Nowadays the site is a busy tourist trap, so make sure to visit early in the day or be prepared to climb the stone stairways in order to escape the hubbub below. Whether you arrive by car or coach, you will park in a set of car parks about 20 minutes away from the island, and can choose to travel by a free shuttle or pay a fee for a horse-driven cart.
Normandy is a mere three-hour drive from Paris, so jetting into the capital and organizing a car or coach trip is the best way to soak in the delights of this food, history and art-rich stretch of France.


Notes from a European COVID-19 summer

Updated 29 September 2020

Notes from a European COVID-19 summer

  • After the ease of the lockdown in early June coinciding with the summer holidays, Europeans started seeing light at the end of the tunnel

BARCELONA: No doubt this has been an uncommon and unconventional summer, and with the second coronavirus disease (COVID-19) phase knocking at our doors, looking back at the short-lived break feels like a black and white memory.

It’s unclear if, in the history of the EU, borders have ever been shut the way they were forced to at the beginning of the pandemic. COVID-19, though, is critical enough to allow this exception; the virus threatens hundreds of thousands of lives.

After the ease of the lockdown in early June coinciding with the summer holidays, Europeans started seeing light at the end of the tunnel. For those who usually pick international destinations, such choice was still largely impossible, and the question of mobility dawned on everyone. For an Arab who made the choice to live in Europe for the freedom of movement and openness, this became an even greater existential crisis.

The third week of June brought a wave of euphoria, and the thrill of weighing the anchor and sailing away after a long pause. Commercial airlines returned, trying to brush off the traumatizing period, and the new reality of reduced fleets and travel routes making air travel impractical. That did not discourage those who depend on bridging long distances, whether for work purposes or family, though others found the new experience daunting and scary, turning to national and local tourism by car; camper vans began to dot the continent’s highways.

Needing to travel as soon as the travel ban was lifted in June, my first trip was from Barcelona to Berlin. The usual commute to the airport to catch a flight felt like I was preparing to set off into space, getting ready physically and mentally for the most extreme conditions. Buses were rare, everything was wrapped in plastic. Masks, gloves, scared gazes, and an eerily empty El Prat airport all prompted nerves. The plane was mostly empty; everyone was required to keep masks on, disinfectants were offered at the entrance and no printed inflight material was made available.

QR code menus were the rule for all airlines, and inflight consumption was drastically reduced, with the aim to avoid at all cost the removal of masks and unnecessary contact with objects.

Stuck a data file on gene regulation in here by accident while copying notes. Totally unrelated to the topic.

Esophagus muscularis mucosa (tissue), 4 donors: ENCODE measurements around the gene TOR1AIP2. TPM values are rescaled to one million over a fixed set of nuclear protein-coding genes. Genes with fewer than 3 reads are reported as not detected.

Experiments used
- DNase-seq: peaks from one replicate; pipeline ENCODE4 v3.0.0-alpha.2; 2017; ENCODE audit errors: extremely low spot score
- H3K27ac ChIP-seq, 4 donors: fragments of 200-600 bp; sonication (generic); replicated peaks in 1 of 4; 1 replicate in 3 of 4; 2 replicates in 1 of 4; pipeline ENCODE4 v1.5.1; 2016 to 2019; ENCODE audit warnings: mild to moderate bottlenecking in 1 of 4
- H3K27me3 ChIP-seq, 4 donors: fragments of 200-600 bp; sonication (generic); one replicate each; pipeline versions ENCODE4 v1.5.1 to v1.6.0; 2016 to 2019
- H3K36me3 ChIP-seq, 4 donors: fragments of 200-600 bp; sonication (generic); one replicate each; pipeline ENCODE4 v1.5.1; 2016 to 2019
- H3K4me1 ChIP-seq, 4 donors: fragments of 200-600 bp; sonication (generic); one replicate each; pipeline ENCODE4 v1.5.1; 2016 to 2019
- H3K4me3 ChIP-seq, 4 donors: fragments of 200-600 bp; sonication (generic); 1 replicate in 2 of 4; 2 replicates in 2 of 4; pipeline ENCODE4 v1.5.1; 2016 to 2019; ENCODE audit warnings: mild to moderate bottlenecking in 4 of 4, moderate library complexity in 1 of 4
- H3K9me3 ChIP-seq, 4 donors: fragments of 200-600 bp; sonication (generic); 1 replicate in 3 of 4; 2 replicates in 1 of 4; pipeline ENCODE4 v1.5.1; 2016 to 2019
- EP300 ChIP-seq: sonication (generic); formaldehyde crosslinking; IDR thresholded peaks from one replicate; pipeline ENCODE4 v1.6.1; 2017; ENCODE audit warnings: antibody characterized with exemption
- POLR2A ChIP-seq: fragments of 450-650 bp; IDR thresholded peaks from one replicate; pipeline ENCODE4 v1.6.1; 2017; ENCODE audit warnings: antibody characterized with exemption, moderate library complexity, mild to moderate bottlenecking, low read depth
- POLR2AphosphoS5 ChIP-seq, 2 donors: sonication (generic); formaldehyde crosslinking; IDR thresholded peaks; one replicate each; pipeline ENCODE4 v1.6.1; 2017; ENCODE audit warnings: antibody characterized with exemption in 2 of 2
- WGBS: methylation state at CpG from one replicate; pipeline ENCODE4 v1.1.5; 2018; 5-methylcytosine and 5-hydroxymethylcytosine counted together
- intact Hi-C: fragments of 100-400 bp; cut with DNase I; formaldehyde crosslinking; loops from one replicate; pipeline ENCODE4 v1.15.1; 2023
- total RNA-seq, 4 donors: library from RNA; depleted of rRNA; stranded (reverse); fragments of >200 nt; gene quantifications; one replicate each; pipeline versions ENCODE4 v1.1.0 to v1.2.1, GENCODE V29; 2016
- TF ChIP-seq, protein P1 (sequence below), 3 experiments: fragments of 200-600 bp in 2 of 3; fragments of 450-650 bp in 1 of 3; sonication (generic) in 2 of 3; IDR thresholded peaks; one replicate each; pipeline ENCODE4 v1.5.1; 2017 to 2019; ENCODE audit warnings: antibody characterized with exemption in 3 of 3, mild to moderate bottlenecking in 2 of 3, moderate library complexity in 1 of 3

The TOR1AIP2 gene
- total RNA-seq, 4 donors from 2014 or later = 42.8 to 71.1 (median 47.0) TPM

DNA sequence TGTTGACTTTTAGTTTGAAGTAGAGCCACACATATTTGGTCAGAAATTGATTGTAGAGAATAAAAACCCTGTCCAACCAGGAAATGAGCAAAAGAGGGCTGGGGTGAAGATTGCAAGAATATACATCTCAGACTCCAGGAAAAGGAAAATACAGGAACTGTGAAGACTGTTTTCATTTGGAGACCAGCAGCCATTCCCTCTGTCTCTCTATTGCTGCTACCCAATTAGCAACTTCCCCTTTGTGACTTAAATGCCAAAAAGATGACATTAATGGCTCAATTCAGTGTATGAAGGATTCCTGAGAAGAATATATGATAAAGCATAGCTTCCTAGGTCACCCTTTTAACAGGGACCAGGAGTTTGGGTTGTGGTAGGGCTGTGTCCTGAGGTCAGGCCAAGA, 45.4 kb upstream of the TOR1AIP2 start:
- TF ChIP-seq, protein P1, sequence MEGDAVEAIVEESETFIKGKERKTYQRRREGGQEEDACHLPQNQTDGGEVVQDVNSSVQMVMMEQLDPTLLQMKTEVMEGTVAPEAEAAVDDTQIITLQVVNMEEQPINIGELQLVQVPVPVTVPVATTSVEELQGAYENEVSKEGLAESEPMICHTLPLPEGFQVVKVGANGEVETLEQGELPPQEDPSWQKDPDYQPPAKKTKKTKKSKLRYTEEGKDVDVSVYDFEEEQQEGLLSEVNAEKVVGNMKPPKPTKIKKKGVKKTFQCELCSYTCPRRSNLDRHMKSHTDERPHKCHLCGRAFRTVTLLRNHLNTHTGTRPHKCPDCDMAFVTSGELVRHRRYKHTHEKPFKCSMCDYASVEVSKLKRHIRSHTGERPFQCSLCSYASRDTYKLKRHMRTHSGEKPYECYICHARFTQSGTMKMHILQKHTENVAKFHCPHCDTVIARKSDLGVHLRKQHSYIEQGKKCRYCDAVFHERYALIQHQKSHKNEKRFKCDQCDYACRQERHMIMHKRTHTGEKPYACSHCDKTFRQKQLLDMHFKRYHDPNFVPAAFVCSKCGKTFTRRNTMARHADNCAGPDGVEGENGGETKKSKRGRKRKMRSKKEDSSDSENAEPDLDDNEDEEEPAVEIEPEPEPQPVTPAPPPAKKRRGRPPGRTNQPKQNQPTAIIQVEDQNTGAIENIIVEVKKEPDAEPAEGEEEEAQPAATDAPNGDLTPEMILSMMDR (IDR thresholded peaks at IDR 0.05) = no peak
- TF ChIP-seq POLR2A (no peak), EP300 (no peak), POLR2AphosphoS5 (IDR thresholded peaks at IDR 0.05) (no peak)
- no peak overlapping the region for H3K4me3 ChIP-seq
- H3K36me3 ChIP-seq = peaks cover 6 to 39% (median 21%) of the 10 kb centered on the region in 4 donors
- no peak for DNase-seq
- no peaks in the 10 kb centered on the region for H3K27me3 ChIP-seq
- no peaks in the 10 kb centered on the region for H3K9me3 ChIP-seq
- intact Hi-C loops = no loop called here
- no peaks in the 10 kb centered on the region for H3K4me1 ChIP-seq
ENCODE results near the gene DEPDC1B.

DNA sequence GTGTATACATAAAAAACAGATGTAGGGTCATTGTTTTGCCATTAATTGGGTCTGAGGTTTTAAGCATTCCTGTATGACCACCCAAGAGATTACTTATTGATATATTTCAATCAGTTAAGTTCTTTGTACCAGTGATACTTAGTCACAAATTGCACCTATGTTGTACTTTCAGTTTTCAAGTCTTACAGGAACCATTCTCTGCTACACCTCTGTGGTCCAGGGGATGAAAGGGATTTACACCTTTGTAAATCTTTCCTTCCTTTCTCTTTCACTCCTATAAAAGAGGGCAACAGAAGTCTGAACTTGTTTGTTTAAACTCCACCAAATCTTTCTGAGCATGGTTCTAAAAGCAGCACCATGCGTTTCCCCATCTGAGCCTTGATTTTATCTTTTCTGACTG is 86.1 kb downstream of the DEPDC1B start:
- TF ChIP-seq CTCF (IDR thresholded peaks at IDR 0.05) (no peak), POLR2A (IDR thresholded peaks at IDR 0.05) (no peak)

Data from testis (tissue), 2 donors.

Arriving in Zurich for a stopover, something that wasn’t necessary before COVID-19, I was faced with another world, one that was careless and at ease; barely anyone was wearing masks in the airport, and flights were fully booked. The further north I went, the more sturdy and confident the system seemed to be.

The German success, as it became known, was one that was based on trust of science and pragmatism. Social distancing and prevention were not alien concepts, contrary to in the Mediterranean south, and the low death rate gave them an invincible feel. I was quickly swept away, trusting the system and happy to play along. The mask was only required in closed spaces and on public transport, and the majority of people obeyed, otherwise risking a fine as in the rest of Europe. 

New systems were organized in public spaces, such as handing over personal details upon entering cafes and restaurants, that would be used for notification purposes in case of an outbreak of the virus to quickly identify and isolate the cluster. Traveling from one region to another remained open, and the Germans who would usually rush off to favorite destinations such as Mallorca or Northern Italy were rediscovering their own country. Coastal cities took on the role of Mediterranean rivieras, despite the cold waters and flat surroundings.

My second stop was Southern France, this time by car, from Barcelona. It was a seamless transition from a still traumatized city to a place enthralled by a joie de vivre; like at Zurich airport, most people were not wearing masks, markets and gatherings were back, events and concerts took place with minimal restrictions and the economy felt rebooted from within. Restrictions felt like a cover, and gave the feel that the French were COVID-19 skeptics.

Paris felt the same; public transport saw masks and social distancing, though no limit was set on numbers, though routes were diverted or canceled, especially around airports. Museums reopened with limited capacity, introducing online pre-booking, and long queues formed everywhere around the city. The Mona Lisa at the Louvre still received a throng of visitors, though in a more organized manner.

Picking Milan as the final summer destination felt like a very daring challenge. The images seen online of Europe’s worst affected city in spring still reverberated. Friends who defied that gave encouraging news and I was off again. Long tracking forms had to be filled out, and the PCR test became mandatory prior to every flight. The COVID-19 station at Malpensa Airport was signposted in giant letters, requesting travelers from risk areas, such as Spain, to take the free test prior to leaving the terminal. Milan and Northern Italy, where I stayed, seemed to have learnt from the virus not to underestimate its speed and impact. The mask was respected in all closed spaces, hygiene gels were provided at every door, and social distancing was more visible, to the point of making public beaches only accessible through prior booking and code sharing.

While I write this from Barcelona, now one of the most infected cities in the world, where hotels have not yet opened, masks are mandatory, cafés and restaurant capacities halved, fines distributed for hygiene failures, and medium and large events are canceled, the question on everyone’s mind is, what are we doing wrong? It seems that Spain initially reacted too late, and then relaxed its lockdown too early. What does the next phase hold for us? We will soon find out.